Trump, Biden square off tonight in first presidential debate: Five things to watch for

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University of Michigan director of Debate and editor of the book, “Debating the Donald”, Aaron Kall, talks about what to look for in the upcoming presidential debates. Detroit Free Press

President Donald Trump and Democratic nominee Joe Biden will meet at Case Western Reserve University in Cleveland at 9 tonight for their first debate, and attention will be squarely focused on Biden, the former vice president.

With an apparent lead in the polls both nationally and in most battleground states, including Michigan, the question will be whether Biden can solidify or improve on that lead by delivering a solid debate performance.

[ We’ll carry the debate live on Facebook! ‘Like’ the Detroit Free Press pageto get an alert when it starts. ]

There are fewer questions about what to expect from the Republican incumbent, whose performances at debates, on the campaign trail and in news conferences at the White House have shown him to be combative, often interrupting answers and diverting attention, especially by claiming he’s being treated unfairly by what he calls the “fake news” media.

But there are still plenty of issues Trump will have to face, with the U.S. leading the world in deaths from coronavirus, the economy reeling from the pandemic and new controversies — including an effort to rush confirmation of a new conservative Supreme Court nominee before the Nov. 3 election and revelations from the New York Times that Trump paid next to nothing in federal taxes and owes hundreds of millions in loans that will come due in the next four years — confronting him.

More: Joe Biden still has big lead on Donald Trump in Michigan — but it’s shrinking, poll shows

Fox News host Chris Wallace, who has shown himself to be a tough questioner of Trump in the past, is moderating this debate, the first of three, with the others being held Oct. 15 in Miami and Oct. 22 in Nashville. Vice President Mike Pence and Biden’s running mate, U.S. Sen. Kamala Harris, D-Calif., will debate Oct. 7 in Salt Lake City.

Here’s five things to keep an eye out for in the debate:

How does Biden react to Trump’s style?

At times during the debates leading up to the Democratic nomination, Biden seemed unsure of himself, overly deferential to the moderators and sometimes answering awkwardly, as if the crowded stage and attacks had thrown him.

He seemed to improve considerably, however, as the nomination narrowed and gave perhaps his best debate performance in March when it was down to just him and U.S. Sen. Bernie Sanders of Vermont.

With decades of experience as a U.S. senator from Delaware and former President Barack Obama’s running mate, Biden is a practiced and seasoned politician who is a veteran of the debate stage. But he has never faced anyone like Trump. Say what you will about the president, he has a unique political style that stands out, clearly enjoys being combative and is quick with a one-liner that put his opponent on the defensive. He seldom feels the need to back up his assertions with facts, forcing his rivals to spend their time correcting him.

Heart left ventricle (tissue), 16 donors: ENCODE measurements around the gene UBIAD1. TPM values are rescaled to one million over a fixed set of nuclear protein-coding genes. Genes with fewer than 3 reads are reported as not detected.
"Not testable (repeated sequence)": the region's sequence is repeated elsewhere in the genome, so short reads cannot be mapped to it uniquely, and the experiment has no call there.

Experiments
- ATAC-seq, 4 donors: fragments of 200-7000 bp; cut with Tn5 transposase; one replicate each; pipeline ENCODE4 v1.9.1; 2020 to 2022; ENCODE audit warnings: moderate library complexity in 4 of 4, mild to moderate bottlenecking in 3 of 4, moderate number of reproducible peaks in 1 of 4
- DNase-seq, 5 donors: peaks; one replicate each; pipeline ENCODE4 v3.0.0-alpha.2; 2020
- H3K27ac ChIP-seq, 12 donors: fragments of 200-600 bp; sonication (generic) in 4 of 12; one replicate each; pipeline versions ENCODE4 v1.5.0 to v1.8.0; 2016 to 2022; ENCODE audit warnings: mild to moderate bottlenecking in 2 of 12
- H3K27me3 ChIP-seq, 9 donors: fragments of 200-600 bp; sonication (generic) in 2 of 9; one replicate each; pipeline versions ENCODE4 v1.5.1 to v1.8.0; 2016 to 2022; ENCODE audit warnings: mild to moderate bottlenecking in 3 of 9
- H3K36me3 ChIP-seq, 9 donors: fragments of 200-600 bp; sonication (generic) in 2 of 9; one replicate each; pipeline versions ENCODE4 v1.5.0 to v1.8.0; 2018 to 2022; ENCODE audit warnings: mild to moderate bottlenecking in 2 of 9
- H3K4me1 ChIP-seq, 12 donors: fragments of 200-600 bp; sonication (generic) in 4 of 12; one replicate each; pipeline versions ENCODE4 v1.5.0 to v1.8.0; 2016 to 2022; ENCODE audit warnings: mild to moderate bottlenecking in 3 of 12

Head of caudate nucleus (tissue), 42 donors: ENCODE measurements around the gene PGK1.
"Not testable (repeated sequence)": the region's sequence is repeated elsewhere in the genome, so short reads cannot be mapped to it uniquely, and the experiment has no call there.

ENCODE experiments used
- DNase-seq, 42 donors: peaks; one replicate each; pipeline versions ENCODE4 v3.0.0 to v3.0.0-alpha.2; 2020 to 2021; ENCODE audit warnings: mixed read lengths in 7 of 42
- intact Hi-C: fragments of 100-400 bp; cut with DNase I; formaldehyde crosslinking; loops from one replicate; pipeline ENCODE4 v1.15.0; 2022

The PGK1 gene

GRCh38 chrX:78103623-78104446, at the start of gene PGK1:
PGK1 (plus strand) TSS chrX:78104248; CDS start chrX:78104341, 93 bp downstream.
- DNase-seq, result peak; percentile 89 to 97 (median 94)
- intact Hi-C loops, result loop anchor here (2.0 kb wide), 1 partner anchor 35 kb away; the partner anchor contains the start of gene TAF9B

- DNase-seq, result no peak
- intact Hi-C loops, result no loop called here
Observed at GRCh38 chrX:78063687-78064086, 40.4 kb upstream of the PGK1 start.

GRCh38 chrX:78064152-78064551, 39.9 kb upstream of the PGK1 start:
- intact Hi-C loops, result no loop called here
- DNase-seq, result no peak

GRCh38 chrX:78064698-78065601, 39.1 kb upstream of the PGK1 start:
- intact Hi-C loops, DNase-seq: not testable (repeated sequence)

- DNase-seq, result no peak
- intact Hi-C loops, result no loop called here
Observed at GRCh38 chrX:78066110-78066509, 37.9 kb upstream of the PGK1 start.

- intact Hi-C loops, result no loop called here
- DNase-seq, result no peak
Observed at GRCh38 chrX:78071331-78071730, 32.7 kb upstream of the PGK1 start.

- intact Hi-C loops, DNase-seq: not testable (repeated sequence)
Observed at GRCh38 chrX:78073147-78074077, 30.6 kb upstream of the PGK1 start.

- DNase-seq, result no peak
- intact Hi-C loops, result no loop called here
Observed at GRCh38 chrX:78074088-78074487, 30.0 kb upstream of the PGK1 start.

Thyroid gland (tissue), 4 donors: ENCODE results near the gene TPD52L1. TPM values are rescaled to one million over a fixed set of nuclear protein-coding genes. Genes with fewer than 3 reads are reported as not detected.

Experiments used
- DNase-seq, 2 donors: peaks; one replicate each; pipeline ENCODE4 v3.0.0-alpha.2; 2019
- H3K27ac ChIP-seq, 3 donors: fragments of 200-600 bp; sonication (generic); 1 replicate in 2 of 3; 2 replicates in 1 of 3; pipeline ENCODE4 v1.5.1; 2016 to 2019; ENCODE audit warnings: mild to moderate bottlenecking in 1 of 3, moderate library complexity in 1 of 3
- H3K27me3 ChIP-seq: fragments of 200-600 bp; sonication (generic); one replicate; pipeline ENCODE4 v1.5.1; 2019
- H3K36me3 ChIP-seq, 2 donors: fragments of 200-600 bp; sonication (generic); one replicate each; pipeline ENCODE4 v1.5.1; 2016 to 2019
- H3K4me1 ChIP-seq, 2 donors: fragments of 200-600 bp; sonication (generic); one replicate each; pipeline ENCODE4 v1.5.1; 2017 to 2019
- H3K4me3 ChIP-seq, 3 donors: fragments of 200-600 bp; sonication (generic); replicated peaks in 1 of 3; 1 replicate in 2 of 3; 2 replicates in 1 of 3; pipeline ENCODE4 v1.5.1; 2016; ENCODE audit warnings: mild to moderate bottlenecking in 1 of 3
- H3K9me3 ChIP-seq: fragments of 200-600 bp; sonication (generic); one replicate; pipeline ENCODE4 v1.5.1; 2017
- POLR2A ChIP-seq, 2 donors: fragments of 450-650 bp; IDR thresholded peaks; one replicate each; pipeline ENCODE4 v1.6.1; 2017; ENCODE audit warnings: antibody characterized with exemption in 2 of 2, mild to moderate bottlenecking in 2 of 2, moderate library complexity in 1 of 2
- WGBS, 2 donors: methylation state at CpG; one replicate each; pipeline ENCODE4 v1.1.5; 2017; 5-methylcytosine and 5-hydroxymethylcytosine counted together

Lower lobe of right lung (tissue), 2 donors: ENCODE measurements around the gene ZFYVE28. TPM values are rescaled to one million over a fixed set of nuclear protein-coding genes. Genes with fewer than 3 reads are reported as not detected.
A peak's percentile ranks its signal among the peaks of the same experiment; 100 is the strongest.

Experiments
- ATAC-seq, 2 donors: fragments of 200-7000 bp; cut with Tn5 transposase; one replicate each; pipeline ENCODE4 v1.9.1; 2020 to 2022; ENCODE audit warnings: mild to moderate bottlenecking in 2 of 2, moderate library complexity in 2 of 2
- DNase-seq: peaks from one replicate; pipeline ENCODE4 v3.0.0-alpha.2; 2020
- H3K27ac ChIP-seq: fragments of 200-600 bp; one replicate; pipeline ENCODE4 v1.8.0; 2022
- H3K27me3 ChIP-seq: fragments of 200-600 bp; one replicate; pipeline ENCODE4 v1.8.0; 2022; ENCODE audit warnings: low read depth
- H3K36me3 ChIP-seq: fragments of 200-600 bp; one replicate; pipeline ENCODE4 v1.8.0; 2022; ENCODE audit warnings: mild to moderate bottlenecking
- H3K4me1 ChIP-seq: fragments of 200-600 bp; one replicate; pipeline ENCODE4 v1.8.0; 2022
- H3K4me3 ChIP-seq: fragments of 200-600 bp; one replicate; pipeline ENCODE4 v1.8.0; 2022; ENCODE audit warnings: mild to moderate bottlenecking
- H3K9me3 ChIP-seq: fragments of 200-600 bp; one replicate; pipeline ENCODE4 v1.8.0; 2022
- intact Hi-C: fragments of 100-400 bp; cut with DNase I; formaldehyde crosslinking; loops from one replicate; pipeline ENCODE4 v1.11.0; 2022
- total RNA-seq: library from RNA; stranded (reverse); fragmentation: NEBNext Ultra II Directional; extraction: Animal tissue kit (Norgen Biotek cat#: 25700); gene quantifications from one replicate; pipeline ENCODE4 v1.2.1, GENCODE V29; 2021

It will be interesting to see how Biden, who typically stays above the fray but can also turn and fight when called upon to do so, handles a president who is expected to hurl all kinds of charges at his opponent.

More: Trump makes wild claims about revitalizing auto industry at Michigan rally

Can Trump sow doubts about Biden?

Trump’s reelection campaign has been more about attacking Biden and the Democrats than talking up his own record in office, and there is no reason to believe that won’t continue — and increase — on the debate stage in Cleveland.

Given that he’s trailing in the polls in several swing states, including Michigan, the president’s only chance of winning may be to try to raise enough doubts about the former vice president that some voters stay home or vote for a third party candidate, as many did in 2016 when he defeated Hillary Clinton.

As such, expect Trump to repeat assertions — many of which are false — that the Obama administration spied on his 2016 campaign or that Biden’s son, Hunter, somehow was linked to corruption in Ukraine when there has been no public evidence released supporting that conclusion. Also expect Trump to try to link Biden with sometimes violent clashes in protests over police brutality against people of color, though Biden has denounced such violence and opposes defunding police, and ideas such as a single-government Medicare-for-all health plan; Biden does not support that plan as some other Democrats do.

Trump also has made it clear that he hopes to raise doubts about Biden’s fitness for office at age 77, though at age 74, Trump’s not much younger. Expect the Trump campaign to take any stumble by Biden and try to use it as proof, though it’s worth noting that Biden often corrects himself while trying to give a more detailed answer, where Trump sometimes avoids such answers altogether, changing the subject instead.

How does Trump react to the format?

The president feeds off the energy of crowds, as shown at his recent rally outside Saginaw and his nomination speech delivered before a large live audience at the White House in August. The debate in Cleveland, however, will be held before a limited audience of 70 to 80 people.